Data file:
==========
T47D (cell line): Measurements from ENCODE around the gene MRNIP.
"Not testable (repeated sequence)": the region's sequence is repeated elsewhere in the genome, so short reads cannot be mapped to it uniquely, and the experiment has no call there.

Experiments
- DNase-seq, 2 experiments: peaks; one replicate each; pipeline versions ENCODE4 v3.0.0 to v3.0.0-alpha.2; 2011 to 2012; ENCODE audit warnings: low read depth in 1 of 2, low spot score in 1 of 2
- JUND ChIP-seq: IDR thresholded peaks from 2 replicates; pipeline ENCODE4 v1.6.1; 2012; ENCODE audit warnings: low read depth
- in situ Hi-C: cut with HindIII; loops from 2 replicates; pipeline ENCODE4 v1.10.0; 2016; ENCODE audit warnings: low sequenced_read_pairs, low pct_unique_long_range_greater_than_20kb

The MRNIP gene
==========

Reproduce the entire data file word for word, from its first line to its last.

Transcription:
T47D (cell line): Measurements from ENCODE around the gene MRNIP.
"Not testable (repeated sequence)": the region's sequence is repeated elsewhere in the genome, so short reads cannot be mapped to it uniquely, and the experiment has no call there.

Experiments
- DNase-seq, 2 experiments: peaks; one replicate each; pipeline versions ENCODE4 v3.0.0 to v3.0.0-alpha.2; 2011 to 2012; ENCODE audit warnings: low read depth in 1 of 2, low spot score in 1 of 2
- JUND ChIP-seq: IDR thresholded peaks from 2 replicates; pipeline ENCODE4 v1.6.1; 2012; ENCODE audit warnings: low read depth
- in situ Hi-C: cut with HindIII; loops from 2 replicates; pipeline ENCODE4 v1.10.0; 2016; ENCODE audit warnings: low sequenced_read_pairs, low pct_unique_long_range_greater_than_20kb

The MRNIP gene